"The Himalayas,"I said to myself as the sky grew dark around us.

The Annapurna Circuit is the most popular trek in Nepal. The entire trek lasts three weeks from start to finish, weather permitting. Most trekkers begin the trek out of Pokhara (about five hours outside of Kathmandu). From there one must obtain an easy-to-process permit in order to spend more than one night on the circuit. The area is administered by the Annapurna Conservation Area Project, which strives to preserve the cultural, and natural resources.

Without any hassle my friends and I hired a Sherpa to take us on a guided tour throughout the circuit. I am thankful we did because our experienced Sherpa saved my life.

My travel companions and I edged our way along the Annapurna Circuit towards our rest stop for the night, trying to beat nightfall. It was December and the air was cool that time of year in Nepal. The night before we left, I had come down with a simple head cold.

I never thought this trip would bring me danger.

In the distance I could barely make out a village where we would be spending the night, after our long eight-hour day of hard climbing. The word village was a funny way to describe three shacks and a mud hut restaurant perched on a mountainside, lit up only by candlelight. I remember this one night in particular, the night my trekking adventure took a turn for the worst.

A weathered but beautiful Nepalese woman greeted us upon arrival. Her hands were dirty and callused from an obvious hard day in the vertical layered fields she plowed into the mountainside. Her eyes were deep, dark, and told a long tale without her saying a word. She warmly smiled at our tired expressions and showed us to where we would spend the night. Her children played and curiously popped their heads in and out of the doorway to our room. Playfully they would yell "Namaste" then run away excited for us to respond. They were so content in their world, far away from the noise and chaos of the city; bare feet and torn clothes, but not a care in the world. To them happiness was really within and not in the circumstance.

After a warm meal I was more than ready for bed. My cold had spread down into my lungs, so most of the night was spent hacking. Even though I was exhausted, I stared out into the dark sky unable to fall asleep. Suddenly, the rooster outside was letting us know that the sun had risen and it was time to get up. Although I knew it was in my best interest to to eat breakfast before our long day of trekking began, for some reason I had no appetite and the thought of food only made me nauseous. It was then that I first noticed our Sherpa taking a special interest in my cold and myself. He asked lots of questions and pressed for me to inform him if and when I felt a headache coming on. Very quickly, I knew where he was going with this. He was concerned I was developing altitude sickness. I had done some research before we left Canada, and I knew the symptoms: Sleeplessness, lack of appetite, and chronic headaches. At the time I was convinced he was wrong, and besides that morning was our first clear view of the beckoning Annapuma. We were so close. I was just fighting a common cold, that's all. I was in tiptop shape and we were not very high up into the range. Although I appreciated his concern, I felt there really was no need for alarm, and we proceeded with our joumey.

That afternoon I felt an excruciating headache coming on. Trying to hide it from our Sherpa and my friends I pulled my cap down tighter to better shade my brow from the blazing sun; I hid my squinting eyes behind dark glasses. The pain grew stronger and stronger. I couldn't even look up anymore. I didn't care, I wasn't going to turn back and ruin the trip for everyone. I fooled myself into believing it really was just a cold irritating me. My charade didn't last long. The Sherpa decided to stick close to me, to keep an on eye on me the whole time. What was I thinking - trying to fool an experienced mountaineer? This was his home, and lucky for me he understood the dangers of high mountain distress.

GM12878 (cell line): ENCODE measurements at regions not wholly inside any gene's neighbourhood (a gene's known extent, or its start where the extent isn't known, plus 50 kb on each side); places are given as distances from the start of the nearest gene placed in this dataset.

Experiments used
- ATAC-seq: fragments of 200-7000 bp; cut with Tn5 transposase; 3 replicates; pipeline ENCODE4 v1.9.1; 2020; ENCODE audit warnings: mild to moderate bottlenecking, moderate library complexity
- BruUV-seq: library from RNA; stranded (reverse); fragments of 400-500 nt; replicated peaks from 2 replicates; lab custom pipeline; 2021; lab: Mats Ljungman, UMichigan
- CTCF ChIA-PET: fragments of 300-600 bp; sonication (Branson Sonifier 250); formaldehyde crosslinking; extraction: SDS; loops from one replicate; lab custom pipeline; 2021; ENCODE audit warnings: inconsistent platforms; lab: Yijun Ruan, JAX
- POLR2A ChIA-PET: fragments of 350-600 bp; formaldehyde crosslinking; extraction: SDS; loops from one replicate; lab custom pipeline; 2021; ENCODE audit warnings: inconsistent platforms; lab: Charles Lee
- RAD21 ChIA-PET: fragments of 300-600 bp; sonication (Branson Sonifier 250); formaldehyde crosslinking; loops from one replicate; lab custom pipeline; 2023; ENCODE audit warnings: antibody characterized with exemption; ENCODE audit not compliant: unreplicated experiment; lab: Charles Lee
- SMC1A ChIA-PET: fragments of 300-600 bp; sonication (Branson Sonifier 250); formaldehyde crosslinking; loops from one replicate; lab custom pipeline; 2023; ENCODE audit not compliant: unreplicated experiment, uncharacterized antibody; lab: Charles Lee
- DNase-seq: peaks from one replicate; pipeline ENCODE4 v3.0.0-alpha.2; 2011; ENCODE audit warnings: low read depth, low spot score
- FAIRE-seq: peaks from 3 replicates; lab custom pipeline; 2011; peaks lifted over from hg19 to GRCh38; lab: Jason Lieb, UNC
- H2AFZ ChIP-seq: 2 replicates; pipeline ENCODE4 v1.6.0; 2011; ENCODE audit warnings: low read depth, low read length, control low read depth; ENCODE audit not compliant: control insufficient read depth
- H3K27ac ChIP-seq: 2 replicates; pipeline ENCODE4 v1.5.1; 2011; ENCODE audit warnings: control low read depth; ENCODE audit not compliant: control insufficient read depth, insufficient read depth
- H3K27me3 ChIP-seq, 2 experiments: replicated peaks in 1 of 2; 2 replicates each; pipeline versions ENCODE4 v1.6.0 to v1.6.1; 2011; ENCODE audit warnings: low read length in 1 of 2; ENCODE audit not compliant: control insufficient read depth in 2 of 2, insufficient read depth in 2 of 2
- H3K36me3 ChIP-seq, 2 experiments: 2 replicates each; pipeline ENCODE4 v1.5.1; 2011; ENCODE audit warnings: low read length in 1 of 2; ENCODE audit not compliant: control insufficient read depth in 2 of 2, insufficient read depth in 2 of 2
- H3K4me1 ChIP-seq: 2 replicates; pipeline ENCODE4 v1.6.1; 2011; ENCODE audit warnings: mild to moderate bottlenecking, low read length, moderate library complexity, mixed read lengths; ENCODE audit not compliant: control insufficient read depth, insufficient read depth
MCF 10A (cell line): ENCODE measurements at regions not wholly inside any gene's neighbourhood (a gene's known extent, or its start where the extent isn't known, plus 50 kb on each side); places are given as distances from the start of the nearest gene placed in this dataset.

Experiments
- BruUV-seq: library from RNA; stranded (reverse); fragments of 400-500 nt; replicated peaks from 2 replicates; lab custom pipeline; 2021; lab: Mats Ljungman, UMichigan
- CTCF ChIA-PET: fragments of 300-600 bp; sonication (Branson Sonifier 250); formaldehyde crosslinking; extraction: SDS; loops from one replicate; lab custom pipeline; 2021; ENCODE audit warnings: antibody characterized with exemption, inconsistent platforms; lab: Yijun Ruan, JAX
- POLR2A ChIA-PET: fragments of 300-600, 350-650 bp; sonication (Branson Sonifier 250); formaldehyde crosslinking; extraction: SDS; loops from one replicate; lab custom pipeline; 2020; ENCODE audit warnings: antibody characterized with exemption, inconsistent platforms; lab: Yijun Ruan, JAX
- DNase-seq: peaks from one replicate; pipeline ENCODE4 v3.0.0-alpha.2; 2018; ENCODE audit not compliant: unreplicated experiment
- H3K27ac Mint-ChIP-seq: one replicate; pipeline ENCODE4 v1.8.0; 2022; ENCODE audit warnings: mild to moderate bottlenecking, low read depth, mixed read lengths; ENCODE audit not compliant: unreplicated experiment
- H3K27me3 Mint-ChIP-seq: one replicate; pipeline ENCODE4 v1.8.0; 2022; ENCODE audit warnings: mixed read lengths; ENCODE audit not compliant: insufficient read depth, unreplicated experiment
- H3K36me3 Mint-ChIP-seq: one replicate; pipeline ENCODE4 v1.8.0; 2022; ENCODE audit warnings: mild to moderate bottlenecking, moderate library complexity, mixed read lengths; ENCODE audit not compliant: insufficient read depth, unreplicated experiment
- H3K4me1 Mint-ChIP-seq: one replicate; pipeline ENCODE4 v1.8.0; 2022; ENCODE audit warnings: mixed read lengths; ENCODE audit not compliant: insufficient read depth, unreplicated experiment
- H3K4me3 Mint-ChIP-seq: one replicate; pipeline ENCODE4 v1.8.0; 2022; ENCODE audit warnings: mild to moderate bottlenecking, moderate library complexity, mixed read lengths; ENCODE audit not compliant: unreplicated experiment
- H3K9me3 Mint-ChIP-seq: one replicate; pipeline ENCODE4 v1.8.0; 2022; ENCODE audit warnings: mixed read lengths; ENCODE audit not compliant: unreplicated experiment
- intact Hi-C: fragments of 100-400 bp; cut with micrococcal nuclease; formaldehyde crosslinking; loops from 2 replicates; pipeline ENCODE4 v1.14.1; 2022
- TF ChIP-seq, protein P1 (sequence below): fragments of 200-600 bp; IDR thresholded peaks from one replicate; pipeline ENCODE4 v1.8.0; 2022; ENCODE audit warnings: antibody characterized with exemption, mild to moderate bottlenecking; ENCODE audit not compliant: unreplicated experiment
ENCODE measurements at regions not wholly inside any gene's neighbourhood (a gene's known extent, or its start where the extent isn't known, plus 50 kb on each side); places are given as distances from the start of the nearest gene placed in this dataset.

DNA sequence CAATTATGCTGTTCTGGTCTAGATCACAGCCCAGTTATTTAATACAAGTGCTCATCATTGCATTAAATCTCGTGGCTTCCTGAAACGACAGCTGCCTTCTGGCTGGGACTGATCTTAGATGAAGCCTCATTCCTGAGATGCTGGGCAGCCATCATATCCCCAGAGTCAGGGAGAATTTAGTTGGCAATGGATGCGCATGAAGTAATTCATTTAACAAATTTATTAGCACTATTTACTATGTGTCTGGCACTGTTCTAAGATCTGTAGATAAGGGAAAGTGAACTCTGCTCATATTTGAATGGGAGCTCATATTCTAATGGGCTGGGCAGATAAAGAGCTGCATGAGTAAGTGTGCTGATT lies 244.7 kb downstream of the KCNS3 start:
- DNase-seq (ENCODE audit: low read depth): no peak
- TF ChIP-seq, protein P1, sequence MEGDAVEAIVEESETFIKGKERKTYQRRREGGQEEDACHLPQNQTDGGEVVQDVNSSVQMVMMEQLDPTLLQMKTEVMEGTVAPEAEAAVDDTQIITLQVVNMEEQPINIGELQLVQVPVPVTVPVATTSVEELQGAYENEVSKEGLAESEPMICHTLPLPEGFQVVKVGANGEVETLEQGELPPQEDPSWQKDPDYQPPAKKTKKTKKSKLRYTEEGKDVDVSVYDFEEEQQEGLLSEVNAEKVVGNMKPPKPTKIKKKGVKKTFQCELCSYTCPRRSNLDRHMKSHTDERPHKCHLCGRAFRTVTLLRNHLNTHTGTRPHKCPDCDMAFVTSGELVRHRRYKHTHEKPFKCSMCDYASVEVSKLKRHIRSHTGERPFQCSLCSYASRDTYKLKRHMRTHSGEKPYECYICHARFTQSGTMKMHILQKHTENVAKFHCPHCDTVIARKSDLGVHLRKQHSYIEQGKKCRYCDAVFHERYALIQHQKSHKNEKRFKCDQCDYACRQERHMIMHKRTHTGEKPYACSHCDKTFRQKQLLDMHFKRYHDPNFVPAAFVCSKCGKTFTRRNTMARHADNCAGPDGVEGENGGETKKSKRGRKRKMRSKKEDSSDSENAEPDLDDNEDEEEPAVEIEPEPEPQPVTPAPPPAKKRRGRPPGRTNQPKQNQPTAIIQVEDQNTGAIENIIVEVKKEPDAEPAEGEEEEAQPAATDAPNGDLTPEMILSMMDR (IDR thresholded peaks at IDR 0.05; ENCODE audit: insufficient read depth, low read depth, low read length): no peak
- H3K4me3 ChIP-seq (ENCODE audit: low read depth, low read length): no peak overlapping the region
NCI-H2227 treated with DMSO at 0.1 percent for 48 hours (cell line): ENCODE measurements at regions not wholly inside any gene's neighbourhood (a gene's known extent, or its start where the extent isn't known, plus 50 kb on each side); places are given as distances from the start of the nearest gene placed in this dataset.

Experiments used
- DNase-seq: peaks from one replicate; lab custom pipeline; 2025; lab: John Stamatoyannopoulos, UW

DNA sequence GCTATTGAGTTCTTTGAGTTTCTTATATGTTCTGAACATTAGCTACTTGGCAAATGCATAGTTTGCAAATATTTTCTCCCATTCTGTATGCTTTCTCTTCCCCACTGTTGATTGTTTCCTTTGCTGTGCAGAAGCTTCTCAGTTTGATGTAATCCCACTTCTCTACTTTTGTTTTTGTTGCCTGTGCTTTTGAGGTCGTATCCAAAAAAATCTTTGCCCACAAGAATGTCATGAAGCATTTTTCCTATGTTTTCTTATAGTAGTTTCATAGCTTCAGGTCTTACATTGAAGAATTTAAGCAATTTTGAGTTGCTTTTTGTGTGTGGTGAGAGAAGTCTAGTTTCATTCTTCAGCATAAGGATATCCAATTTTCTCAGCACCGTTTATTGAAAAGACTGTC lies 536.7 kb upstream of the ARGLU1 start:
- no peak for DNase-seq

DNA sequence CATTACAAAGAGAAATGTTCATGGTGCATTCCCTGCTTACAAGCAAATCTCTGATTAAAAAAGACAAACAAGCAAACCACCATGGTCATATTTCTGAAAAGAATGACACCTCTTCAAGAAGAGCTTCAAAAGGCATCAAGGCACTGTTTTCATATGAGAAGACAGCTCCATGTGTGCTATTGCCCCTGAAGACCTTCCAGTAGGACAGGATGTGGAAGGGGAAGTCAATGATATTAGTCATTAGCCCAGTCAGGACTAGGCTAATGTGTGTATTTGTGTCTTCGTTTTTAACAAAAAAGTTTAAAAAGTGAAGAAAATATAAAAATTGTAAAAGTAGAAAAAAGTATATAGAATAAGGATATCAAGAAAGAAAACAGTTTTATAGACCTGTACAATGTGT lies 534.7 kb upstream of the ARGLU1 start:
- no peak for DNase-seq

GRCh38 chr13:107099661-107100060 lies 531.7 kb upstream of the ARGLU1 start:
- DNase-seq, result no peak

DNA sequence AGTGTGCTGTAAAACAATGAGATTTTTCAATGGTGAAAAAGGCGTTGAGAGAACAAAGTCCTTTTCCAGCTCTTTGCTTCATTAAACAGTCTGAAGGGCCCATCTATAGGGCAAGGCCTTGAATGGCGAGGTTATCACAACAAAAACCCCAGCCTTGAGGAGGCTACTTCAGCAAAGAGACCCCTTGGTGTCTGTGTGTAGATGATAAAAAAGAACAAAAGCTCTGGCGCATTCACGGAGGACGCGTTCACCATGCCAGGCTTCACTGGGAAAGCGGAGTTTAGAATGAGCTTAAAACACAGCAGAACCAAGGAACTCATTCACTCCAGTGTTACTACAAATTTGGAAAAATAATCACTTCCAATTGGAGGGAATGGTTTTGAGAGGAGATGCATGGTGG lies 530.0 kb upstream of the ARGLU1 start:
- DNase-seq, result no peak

Suddenly, without warning I began to hyperventilate. I collapsed. I had gone from an even breathing pace to not being able to catch a breath at all. Everything grew dark around me, - I was passing out. It was then that I felt a yank under my arms and I was instantly dragged down the mountain. Is he crazy I thought? I could.barely breathe let alone try walking! I was scared and tried to ask the Sherpa to stop and let me rest! He wouldn't listen and kept rushing me down the mountain. My feet could barely keep up. I didn't understand what was happening to me.

Within a few minutes my breathing began to ease up and it was then that I was allowed to sit down and I slowly breathed a regular pace. I had contracted altitude sickness, just as our Sherpa had expected. He explained to me later that day if I had gone on climbing the mountain that day I could have ended up very sick or even died in a few days. He proceeded to inform me that altitude sickness can hit men, women, and children of all ages, and all physical abilities. It is not always predictable. After a day and half rest in a nearby village I spent the rest of our trek (hiking along the river back to Pokhara) thanking our Sherpa for saving me from something that could have been deathly serious. I will never forget him. I will return back to Nepal one day to complete the Annapurna Circuit. This time without a cold!

Tips to help avoid altitude sickness: Give your body a chance to acclimatize; realize that everyone acclimatizes at different rates (don't be afraid to take your time!). Avoid alcohol, sleeping pills, and pain medications. Pay attention to the following symptoms: loss of appetite, nausea, vomiting, fatigue, dizziness, sleeplessness, and confusion. Drink plenty of water. -
By Joanna Niebler, Toronto Correspondent.

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